As a group, the 100 dealers that now have a Suzuki Square showroom are generating 30%-35% higher sales, Tom Carney, vice president-sales, says here in a recent interview.

Suzuki estimates that by the end of the year 300 of its 540 U.S. dealers will have converted their showrooms or registered for the upgrade program.

American Suzuki is requiring all new dealers to build Suzuki Square facilities, and existing dealers are being encouraged to undergo the showroom renovation, as well, Carney says.

“Those that had the old dealer (franchise) agreement…we have to encourage them to do it, and the way we encourage them is to show them the numbers,” he says.

The data includes a track record of higher unit sales and profits at Suzuki Square facilities.

While here in the New York/New Jersey area, Carney visited Suzuki dealers, half of which have the newer buildings.

At one dealership, he says, just two new cars per month were being sold before adopting the Suzuki Square model last year.

“This month they’re going to do 50,” he says.

“(The owner renovated) five months ago, and he said, ‘Tom, the reason why (we have higher sales) is now we have a separate facility, we’ve pulled it out from our Kias, and we’ve got a separate sales manager, separate sales people –and they make their livelihood selling Suzukis.’”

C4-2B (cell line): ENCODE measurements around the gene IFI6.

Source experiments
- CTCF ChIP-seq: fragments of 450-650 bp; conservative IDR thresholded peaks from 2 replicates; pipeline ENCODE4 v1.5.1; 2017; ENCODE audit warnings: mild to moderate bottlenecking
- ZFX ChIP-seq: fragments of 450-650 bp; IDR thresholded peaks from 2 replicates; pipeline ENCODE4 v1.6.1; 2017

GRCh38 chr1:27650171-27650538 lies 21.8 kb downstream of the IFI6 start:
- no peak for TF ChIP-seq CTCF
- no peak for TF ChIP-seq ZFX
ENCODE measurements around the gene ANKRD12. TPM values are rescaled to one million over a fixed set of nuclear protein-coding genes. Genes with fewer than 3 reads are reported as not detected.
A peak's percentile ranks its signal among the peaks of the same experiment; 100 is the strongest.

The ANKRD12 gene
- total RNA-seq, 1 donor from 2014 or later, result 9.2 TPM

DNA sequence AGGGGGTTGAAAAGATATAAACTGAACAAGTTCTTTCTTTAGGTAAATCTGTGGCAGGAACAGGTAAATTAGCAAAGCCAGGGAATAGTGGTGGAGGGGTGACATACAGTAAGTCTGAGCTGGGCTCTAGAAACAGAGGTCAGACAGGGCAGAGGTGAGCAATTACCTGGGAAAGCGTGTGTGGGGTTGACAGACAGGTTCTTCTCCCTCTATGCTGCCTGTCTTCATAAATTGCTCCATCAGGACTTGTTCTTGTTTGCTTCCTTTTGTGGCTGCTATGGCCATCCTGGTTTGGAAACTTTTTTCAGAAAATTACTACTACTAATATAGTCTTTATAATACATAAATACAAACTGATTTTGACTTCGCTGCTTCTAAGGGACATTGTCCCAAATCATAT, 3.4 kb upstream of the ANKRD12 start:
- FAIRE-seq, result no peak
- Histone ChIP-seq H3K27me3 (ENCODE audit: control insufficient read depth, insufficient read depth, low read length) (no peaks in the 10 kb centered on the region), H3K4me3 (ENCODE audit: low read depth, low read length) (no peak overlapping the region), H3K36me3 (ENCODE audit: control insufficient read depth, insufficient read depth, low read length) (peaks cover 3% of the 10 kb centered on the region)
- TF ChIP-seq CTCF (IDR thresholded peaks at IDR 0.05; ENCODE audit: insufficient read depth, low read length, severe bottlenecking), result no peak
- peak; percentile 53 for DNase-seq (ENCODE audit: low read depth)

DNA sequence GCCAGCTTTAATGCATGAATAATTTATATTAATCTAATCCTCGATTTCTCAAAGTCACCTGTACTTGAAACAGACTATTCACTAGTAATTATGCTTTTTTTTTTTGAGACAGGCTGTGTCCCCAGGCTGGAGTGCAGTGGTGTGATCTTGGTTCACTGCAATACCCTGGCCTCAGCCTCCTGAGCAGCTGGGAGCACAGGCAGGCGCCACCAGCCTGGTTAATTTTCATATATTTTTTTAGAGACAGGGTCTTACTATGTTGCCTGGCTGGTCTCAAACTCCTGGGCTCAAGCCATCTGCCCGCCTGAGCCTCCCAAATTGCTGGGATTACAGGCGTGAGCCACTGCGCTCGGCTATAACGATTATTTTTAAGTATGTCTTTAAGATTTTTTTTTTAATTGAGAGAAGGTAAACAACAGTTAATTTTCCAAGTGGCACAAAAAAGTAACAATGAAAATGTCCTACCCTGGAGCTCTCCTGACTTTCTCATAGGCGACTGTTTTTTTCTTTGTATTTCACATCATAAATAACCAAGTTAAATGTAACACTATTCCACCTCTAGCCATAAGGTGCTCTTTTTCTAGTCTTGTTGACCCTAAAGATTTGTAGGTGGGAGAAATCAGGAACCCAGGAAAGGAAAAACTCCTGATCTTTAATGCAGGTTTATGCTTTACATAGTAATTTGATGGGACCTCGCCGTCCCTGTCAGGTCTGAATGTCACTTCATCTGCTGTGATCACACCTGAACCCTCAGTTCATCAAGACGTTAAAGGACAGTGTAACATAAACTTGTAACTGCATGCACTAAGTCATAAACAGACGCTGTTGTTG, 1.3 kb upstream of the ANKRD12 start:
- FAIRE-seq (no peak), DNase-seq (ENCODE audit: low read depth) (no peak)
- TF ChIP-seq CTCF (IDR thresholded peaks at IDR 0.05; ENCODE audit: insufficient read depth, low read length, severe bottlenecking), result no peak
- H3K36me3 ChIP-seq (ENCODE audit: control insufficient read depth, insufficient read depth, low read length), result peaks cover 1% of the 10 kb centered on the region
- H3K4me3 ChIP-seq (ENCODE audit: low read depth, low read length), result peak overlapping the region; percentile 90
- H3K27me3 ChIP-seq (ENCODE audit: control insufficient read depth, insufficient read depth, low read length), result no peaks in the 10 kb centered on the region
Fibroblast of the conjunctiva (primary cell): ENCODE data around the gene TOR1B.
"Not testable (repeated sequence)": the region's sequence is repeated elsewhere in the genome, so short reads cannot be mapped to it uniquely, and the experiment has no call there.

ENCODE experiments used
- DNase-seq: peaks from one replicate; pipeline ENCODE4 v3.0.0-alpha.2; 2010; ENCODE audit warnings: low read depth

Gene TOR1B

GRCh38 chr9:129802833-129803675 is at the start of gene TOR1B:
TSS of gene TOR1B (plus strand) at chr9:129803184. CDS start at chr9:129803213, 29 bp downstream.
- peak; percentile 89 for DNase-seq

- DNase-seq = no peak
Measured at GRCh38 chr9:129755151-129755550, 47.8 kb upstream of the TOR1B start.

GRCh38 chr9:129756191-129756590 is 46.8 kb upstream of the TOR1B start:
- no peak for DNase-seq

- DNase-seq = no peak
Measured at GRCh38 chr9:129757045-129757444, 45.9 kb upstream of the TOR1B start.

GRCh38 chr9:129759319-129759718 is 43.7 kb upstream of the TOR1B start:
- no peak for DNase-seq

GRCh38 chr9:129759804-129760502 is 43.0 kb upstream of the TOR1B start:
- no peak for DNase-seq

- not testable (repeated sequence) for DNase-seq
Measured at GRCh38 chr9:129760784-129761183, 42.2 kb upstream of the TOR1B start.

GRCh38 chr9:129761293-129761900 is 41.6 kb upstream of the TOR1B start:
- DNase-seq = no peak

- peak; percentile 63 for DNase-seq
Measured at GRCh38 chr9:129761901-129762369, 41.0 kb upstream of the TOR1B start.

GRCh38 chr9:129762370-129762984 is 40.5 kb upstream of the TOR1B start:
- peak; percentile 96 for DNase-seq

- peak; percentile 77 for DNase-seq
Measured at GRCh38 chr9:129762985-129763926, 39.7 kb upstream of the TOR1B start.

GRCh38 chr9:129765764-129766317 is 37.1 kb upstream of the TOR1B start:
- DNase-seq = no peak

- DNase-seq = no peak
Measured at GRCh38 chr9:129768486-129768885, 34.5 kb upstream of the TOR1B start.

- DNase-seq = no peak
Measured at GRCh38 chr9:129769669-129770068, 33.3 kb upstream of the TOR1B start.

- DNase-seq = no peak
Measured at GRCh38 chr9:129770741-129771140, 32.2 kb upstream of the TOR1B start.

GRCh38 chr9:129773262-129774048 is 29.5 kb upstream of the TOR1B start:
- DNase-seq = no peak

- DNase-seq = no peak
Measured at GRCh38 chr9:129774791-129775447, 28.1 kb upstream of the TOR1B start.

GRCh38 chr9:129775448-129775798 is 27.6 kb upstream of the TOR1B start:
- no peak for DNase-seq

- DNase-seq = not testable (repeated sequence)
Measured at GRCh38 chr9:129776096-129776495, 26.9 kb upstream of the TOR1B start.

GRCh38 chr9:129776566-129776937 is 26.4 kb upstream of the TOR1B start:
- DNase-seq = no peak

Carney says the dealer told him he was against building a new facility when Suzuki Square was announced in 2003 but now is glad he did.

On the other hand, Carney says, another dealer he visited is still on the fence about committing to the Suzuki Square program.

“He’s struggling with it right now, because he doesn’t want to invest the money,” he says. “But when you show him what’s going on, it makes business sense to do it.”

This year in the U.S., Suzuki’s sales are up 40% through March. Carney says the Southern region, which includes Atlanta, is the auto maker’s fastest-growing.

Also, he says Suzuki saw a significant increase, 46%, in its Midwest sales last month.

He theorizes Suzuki Square-style dealerships in the Midwest have been a boon for business.

“Now we are a bona fide franchise in the Midwest, where before it was trailers,” he says of older Suzuki showrooms.

Carney says Suzuki will continue to stress value and lifestyle as leading brand attributes in its advertising.

“Within the way of life, it’s the person who likes to live life to the fullest, who likes to slap the canoe on the SX4, or the Grand Vitara,” he says. “It’s a perfect example of a surfboard vehicle.”

Current Suzuki print ads show the point-of-view of someone who is being active, he says.

One ad shows a close-up of hands gripping a bike’s handlebars, while another focuses in on hands grabbing a kayak paddle.